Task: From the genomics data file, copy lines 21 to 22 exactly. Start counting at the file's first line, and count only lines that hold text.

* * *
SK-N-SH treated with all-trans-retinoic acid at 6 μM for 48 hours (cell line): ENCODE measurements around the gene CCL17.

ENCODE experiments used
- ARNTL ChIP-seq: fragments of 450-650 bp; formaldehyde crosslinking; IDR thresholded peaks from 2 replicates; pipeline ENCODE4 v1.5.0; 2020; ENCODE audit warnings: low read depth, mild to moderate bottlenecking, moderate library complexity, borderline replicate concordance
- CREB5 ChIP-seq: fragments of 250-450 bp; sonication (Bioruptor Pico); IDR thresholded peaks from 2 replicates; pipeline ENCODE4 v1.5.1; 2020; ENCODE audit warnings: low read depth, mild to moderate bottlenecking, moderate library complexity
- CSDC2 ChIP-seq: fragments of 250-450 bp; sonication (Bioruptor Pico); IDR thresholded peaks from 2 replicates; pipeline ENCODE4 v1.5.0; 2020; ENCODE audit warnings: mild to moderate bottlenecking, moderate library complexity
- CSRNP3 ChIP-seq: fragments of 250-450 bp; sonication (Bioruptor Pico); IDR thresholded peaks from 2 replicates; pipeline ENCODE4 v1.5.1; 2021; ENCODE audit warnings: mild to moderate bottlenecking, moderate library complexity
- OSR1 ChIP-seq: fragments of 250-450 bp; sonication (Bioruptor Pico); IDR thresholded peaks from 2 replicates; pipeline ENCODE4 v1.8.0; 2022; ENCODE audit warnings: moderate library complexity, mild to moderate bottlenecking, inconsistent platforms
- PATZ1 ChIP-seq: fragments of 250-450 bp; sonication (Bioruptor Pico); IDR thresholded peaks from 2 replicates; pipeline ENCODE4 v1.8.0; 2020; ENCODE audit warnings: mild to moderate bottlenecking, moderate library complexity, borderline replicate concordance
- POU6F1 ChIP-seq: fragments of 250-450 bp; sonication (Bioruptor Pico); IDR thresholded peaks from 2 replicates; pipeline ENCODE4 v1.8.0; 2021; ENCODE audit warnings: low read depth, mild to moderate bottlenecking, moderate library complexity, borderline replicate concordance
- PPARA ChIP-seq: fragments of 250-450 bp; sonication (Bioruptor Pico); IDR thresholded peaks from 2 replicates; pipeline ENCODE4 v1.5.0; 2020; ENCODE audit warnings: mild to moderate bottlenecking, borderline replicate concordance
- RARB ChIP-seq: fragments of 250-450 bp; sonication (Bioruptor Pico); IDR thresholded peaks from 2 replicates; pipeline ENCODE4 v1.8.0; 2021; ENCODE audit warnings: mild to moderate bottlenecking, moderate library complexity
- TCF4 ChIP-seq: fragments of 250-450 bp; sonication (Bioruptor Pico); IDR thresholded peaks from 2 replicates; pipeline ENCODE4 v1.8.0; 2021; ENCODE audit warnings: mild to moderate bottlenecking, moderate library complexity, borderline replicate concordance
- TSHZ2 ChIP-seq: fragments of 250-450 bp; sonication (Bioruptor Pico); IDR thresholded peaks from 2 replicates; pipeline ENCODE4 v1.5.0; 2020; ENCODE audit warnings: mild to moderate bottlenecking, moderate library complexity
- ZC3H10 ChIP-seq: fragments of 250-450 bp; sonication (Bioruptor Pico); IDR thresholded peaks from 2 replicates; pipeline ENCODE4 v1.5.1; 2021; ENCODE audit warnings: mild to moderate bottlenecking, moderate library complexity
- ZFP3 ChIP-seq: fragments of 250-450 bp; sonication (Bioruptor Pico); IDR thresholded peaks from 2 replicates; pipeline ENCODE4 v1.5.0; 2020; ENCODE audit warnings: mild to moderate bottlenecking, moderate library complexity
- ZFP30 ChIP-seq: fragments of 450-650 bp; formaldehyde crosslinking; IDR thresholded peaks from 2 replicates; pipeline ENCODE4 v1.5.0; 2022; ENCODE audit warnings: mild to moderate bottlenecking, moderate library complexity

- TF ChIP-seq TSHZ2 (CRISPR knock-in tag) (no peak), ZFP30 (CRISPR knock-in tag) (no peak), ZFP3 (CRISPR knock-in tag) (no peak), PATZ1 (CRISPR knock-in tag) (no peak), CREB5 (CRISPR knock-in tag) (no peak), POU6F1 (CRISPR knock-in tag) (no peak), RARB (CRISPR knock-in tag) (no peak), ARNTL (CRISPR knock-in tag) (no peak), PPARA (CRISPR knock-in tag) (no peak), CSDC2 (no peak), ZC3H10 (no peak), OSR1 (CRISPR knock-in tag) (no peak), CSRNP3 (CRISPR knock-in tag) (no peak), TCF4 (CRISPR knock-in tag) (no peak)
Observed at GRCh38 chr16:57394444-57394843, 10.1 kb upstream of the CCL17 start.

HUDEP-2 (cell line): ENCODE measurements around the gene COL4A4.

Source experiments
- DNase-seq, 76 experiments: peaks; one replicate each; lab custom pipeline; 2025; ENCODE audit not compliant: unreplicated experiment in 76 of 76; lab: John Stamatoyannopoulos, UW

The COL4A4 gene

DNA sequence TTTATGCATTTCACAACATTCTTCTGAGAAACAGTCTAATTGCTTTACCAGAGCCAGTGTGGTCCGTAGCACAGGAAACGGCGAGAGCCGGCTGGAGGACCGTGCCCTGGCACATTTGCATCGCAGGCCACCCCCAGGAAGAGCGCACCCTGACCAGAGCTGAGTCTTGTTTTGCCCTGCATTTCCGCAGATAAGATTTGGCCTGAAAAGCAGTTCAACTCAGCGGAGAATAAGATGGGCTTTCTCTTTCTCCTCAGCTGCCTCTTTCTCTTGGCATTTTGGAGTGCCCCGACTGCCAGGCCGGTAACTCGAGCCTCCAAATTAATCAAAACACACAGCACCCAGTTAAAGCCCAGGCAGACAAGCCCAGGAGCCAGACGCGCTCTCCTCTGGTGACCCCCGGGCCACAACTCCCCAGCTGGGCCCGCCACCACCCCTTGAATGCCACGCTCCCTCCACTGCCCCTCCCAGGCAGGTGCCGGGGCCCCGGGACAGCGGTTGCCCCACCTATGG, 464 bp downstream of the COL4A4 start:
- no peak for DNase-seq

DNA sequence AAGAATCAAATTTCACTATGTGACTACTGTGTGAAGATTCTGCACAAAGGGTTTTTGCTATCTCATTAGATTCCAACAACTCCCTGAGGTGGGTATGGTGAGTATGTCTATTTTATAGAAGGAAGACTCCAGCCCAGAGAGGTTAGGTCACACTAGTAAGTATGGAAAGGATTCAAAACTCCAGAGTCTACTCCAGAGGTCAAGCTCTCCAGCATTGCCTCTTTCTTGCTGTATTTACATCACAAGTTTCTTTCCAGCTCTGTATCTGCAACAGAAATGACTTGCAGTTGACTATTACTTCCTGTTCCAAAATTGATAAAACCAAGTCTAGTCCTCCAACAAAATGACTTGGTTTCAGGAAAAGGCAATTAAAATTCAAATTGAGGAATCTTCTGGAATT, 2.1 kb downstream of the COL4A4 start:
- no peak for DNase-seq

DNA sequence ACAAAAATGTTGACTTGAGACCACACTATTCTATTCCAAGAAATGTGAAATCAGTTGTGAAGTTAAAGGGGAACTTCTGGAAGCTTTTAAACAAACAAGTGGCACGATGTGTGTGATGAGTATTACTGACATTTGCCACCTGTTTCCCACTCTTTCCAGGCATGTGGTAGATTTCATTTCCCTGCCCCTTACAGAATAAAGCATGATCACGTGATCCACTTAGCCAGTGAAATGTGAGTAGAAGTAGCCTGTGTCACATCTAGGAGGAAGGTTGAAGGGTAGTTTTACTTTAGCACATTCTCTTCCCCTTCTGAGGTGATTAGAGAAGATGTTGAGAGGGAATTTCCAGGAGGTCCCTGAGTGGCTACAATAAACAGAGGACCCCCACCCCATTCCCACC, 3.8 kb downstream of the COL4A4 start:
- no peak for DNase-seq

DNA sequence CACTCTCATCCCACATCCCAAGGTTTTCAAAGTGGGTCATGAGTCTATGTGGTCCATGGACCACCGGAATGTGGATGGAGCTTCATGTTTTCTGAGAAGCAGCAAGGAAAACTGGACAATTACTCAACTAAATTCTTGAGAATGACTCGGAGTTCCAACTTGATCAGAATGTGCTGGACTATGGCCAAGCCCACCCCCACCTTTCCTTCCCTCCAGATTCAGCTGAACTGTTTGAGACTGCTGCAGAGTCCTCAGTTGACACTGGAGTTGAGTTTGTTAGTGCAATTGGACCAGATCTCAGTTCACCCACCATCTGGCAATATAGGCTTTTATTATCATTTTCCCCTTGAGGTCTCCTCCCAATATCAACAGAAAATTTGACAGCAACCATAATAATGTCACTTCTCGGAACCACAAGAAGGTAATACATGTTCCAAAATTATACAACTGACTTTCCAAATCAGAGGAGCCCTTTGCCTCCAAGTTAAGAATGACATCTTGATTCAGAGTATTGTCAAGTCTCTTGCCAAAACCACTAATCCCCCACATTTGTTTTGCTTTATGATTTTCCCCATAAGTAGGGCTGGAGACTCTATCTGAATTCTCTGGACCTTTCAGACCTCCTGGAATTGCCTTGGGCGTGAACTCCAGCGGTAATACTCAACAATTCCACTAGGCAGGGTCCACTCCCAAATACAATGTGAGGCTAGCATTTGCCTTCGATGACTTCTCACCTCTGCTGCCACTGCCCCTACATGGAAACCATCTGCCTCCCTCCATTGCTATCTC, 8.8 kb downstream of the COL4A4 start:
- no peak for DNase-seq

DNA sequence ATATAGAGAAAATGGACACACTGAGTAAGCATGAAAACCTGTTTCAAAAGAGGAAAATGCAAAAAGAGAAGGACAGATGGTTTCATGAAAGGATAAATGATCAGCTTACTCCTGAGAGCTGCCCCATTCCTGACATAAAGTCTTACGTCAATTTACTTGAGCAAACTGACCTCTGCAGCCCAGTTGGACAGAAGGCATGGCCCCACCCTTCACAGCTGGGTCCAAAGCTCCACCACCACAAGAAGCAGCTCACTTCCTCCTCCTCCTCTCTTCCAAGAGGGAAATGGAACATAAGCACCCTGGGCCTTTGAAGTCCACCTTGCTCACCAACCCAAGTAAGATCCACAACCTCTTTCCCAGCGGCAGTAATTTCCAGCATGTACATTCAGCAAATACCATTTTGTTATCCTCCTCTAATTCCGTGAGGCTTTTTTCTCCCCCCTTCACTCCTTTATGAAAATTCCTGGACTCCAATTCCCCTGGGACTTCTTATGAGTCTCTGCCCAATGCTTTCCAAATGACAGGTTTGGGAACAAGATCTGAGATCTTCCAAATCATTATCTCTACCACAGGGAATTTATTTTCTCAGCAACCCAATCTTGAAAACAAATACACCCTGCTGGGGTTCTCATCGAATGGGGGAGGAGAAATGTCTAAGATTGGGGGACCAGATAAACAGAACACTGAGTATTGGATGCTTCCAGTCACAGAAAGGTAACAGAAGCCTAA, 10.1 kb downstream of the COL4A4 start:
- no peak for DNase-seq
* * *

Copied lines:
- DNase-seq, 76 experiments: peaks; one replicate each; lab custom pipeline; 2025; ENCODE audit not compliant: unreplicated experiment in 76 of 76; lab: John Stamatoyannopoulos, UW

The COL4A4 gene